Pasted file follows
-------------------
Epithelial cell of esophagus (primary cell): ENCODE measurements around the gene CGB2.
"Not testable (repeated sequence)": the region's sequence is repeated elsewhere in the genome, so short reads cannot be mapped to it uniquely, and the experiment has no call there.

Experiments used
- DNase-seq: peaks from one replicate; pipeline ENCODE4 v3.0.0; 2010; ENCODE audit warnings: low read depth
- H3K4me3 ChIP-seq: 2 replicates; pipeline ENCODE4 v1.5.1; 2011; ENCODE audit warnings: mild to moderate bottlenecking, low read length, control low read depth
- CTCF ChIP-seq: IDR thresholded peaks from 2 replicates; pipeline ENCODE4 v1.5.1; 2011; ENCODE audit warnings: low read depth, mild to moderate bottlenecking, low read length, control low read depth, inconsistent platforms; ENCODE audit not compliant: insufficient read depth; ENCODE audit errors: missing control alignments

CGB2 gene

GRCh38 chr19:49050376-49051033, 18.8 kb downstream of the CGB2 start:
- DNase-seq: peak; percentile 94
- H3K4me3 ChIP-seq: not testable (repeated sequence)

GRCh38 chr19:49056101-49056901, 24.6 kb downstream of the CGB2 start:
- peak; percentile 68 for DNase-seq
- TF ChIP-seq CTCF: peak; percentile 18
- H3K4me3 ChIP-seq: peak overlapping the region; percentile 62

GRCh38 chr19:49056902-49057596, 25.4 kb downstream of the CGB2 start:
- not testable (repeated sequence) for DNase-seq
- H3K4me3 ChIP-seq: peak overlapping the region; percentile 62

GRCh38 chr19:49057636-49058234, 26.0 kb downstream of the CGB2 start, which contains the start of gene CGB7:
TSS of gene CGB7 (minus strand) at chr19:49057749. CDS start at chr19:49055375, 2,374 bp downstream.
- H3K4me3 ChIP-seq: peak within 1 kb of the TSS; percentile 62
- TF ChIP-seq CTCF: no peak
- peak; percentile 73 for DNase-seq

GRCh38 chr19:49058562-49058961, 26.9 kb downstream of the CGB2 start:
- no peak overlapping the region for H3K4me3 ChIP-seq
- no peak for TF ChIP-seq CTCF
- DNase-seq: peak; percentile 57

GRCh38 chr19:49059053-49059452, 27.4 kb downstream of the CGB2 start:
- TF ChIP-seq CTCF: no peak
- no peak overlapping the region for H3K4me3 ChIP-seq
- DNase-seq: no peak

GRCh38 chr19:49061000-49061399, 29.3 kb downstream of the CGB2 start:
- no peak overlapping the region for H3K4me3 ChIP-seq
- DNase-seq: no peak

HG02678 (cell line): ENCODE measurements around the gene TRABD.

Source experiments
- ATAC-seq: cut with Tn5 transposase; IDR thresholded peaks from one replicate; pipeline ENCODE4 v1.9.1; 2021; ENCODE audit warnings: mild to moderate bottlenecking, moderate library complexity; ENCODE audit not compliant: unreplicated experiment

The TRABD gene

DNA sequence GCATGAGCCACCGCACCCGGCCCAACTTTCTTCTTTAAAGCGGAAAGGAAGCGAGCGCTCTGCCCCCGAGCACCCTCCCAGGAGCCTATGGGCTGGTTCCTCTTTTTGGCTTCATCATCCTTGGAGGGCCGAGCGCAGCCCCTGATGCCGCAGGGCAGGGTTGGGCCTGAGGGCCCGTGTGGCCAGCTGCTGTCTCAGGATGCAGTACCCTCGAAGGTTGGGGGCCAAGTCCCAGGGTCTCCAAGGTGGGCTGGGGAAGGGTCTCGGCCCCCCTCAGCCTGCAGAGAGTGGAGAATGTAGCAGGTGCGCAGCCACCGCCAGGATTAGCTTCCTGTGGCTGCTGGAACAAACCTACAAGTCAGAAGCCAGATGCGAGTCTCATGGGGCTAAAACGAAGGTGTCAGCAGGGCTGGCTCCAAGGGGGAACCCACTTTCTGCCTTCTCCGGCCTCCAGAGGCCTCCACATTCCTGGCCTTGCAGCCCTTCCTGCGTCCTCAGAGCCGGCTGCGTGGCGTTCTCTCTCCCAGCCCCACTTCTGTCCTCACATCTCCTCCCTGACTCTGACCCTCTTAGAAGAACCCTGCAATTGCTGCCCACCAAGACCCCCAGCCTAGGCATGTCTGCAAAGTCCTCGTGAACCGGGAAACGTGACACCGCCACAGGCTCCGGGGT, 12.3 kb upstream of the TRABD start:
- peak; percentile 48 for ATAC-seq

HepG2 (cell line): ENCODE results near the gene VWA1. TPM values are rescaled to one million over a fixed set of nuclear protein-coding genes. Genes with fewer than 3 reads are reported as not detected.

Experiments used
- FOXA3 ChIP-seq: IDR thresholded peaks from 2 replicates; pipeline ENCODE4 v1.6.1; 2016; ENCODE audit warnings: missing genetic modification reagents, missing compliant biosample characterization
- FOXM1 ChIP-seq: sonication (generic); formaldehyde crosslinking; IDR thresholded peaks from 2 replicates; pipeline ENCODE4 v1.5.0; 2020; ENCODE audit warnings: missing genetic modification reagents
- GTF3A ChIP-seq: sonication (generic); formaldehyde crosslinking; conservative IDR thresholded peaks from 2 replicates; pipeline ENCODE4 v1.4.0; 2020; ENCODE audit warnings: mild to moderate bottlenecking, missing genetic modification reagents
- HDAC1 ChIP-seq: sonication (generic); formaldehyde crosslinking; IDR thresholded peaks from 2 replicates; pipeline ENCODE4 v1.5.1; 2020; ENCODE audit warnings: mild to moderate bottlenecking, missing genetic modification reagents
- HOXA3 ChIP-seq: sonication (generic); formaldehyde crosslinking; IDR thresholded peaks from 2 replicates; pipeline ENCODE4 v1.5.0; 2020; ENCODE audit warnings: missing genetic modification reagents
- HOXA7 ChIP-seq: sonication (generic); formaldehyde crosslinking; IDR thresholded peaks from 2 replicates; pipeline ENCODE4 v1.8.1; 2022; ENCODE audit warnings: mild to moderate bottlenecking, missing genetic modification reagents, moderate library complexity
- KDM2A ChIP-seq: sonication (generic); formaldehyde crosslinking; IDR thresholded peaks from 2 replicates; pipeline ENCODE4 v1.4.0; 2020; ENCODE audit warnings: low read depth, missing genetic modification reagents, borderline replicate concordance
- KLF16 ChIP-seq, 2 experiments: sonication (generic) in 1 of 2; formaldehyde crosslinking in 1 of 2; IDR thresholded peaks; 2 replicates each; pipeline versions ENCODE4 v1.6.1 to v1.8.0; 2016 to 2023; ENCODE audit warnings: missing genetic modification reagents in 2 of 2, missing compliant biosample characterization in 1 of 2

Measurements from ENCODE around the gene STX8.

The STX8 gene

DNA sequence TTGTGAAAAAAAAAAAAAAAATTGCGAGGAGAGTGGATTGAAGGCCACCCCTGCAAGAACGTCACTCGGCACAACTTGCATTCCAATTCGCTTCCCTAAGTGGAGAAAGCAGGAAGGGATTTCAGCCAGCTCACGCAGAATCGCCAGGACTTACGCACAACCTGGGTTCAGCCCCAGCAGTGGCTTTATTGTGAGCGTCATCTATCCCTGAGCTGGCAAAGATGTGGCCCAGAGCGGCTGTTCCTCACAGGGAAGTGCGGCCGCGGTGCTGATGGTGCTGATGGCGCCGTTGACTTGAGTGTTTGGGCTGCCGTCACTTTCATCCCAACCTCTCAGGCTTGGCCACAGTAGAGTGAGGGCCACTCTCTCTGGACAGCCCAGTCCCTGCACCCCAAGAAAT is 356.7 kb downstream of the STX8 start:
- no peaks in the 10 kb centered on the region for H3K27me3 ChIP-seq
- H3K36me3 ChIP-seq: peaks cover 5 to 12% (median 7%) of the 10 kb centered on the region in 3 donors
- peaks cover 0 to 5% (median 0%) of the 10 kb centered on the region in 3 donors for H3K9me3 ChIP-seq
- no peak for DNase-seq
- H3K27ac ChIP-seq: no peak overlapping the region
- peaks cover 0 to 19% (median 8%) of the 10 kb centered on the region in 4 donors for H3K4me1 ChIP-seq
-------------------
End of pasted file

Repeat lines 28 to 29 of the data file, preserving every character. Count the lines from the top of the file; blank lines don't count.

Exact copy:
- TF ChIP-seq CTCF: no peak
- no peak overlapping the region for H3K4me3 ChIP-seq